Tips for a Great Social Media Presence

By: Meredith Erikson

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Photo via Sprout Social

In public relations today, social media has become such a large tactic for many different reasons. It allows for a more personal engagement with your public, it spreads key messages faster, and broadens the extent of your organization. Social media is a platform for your brand or organization’s originality to be displayed to the public. However, social media isn’t as easy as it sounds-there are tactics involved that help create an outstanding social media presence.

To better understand an organization that you are interested in or may have just been hired for, one of the best ways to do so is to analyze their social media presence. How is their engagement with their followers? How do they handle concerns and complaints? You can tell a lot about an organization based on whether or not they have positive and strategic engagement. Engagement is considered to be one of the most important social media metrics, especially for Twitter and Facebook. Impressions will wow your boss. Be careful not to confuse interaction with “likes” though. Having a lot of likes on a post is not nearly as important as the conversations and interactions you’re having with your followers. “Again, numbers like shares, likes, favorites, etc. are great to brag about – and they are informative to an extent,” says TheNextWeb.

Which network is engagement the most important? Trick question, they are all equally important. While Facebook or Twitter may be your biggest audience, don’t ignore your followers on your other networks too. There is the misconception that your brand needs to be on every social media platform. Use what will work best for your brand because not every platform will cater to the audience you are trying to reach.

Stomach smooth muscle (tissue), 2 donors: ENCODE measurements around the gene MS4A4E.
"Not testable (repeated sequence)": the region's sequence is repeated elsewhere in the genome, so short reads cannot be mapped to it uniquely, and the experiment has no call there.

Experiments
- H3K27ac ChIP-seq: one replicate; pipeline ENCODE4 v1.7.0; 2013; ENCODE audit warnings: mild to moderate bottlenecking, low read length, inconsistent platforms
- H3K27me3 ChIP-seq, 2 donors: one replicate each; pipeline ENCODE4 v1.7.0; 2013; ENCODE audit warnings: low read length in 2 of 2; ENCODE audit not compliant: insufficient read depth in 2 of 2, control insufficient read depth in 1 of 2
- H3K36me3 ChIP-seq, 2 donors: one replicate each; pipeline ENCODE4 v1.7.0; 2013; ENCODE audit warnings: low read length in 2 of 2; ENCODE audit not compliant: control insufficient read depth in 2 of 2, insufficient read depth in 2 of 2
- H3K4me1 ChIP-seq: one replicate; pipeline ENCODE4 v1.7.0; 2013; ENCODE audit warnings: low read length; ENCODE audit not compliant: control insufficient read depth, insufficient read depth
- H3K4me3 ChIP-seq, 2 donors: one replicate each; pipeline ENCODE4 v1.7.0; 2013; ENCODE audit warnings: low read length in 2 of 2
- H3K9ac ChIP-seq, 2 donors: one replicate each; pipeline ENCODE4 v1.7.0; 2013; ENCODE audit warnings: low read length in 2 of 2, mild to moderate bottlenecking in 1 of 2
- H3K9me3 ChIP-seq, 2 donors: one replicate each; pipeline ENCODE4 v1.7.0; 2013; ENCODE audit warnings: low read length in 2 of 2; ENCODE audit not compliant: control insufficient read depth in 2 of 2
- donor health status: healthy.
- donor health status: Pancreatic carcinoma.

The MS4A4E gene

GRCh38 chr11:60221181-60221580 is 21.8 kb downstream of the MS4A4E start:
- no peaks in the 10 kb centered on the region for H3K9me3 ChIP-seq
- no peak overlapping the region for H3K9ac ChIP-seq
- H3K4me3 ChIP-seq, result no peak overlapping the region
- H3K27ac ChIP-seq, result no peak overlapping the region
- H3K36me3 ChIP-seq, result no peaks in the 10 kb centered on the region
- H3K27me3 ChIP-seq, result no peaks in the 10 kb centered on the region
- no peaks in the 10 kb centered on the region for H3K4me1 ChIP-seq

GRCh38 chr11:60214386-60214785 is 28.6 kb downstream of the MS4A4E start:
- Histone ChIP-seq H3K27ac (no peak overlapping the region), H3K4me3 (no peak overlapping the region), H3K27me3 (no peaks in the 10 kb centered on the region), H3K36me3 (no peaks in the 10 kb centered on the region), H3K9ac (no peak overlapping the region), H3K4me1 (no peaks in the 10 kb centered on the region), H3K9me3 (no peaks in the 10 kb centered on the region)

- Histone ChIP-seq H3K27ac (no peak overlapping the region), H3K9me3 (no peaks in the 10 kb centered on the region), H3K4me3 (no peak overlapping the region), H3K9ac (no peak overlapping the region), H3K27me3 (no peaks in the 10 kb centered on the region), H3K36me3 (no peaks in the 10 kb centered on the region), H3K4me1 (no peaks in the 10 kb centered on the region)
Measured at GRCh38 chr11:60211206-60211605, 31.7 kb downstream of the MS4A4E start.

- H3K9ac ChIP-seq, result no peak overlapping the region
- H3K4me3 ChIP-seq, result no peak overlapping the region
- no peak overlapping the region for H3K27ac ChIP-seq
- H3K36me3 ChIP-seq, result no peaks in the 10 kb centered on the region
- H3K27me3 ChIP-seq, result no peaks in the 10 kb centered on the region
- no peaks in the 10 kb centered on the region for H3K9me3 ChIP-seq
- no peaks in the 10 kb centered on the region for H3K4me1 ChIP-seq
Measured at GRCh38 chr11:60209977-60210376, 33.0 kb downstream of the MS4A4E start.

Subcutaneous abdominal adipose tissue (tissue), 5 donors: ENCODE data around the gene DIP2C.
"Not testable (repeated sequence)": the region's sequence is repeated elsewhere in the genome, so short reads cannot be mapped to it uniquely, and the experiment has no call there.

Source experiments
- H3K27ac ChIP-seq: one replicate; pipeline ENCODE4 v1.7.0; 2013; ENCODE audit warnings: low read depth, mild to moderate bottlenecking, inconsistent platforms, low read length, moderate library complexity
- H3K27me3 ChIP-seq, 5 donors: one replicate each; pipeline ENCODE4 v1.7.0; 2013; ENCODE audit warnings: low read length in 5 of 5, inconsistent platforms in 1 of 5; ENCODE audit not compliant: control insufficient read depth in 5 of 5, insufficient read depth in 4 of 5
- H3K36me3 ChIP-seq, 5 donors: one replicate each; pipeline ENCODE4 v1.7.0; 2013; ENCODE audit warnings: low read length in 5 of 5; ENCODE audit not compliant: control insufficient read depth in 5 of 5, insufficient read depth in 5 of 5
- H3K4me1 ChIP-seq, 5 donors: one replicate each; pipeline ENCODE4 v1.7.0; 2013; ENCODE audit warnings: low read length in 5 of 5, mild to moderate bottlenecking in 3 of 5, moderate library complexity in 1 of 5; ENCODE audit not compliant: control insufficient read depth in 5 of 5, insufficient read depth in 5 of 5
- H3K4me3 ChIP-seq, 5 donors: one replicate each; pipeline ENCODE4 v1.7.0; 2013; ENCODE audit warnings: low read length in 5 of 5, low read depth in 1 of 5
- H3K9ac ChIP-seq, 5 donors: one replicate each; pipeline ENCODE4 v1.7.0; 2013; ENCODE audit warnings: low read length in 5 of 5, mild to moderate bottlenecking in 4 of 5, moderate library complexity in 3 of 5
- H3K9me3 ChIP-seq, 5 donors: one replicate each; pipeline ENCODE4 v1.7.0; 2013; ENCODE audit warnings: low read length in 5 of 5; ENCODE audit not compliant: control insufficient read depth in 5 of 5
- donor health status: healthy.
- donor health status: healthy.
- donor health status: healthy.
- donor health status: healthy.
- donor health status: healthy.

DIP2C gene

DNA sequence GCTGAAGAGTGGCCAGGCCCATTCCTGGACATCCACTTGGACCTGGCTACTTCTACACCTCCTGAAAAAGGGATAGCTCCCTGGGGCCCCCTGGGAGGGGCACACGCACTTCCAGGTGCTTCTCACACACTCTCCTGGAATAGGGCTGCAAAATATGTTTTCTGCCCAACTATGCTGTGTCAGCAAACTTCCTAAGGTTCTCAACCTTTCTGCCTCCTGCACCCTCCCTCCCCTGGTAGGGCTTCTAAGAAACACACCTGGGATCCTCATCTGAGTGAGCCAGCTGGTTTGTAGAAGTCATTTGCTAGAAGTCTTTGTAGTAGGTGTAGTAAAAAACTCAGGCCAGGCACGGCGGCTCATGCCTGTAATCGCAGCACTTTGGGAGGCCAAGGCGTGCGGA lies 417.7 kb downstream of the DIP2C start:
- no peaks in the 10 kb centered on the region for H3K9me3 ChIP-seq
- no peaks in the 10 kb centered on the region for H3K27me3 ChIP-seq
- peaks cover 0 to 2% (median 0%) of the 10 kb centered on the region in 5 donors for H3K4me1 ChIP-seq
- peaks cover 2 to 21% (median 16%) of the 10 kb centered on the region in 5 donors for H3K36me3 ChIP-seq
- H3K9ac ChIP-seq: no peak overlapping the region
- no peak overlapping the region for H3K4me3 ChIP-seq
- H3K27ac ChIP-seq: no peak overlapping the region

Social media metrics matter. They add value to what your organization is trying to do. According to Dominique Jackson on SproutSocial, “analyzing your social media performance metrics and statistics is important for every business. These reports can help you determine where to focus your energy when it comes to specific social media networks. More than tracking followers and engagement, they will show you which networks ultimately help your bottom line.” It is important to act on your metrics, otherwise you cannot see growth or change in your organization.

 

Jackson, D. (2016, October 24). All of The Social Media Metrics that Matter | Sprout Social. Retrieved November 19, 2016, from http://sproutsocial.com/insights/social-media-metrics-that-matter/

Chitwood, L. (2013, October 29). 5 Social Media Metrics that your Business Should Track. Retrieved November 19, 2016, from http://thenextweb.com/socialmedia/2013/10/29/5-social-media-metrics-business-tracking/

Social Media’s Influence on the 2016 Election

By: Meredith Erikson

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Photo via Fordham Political Review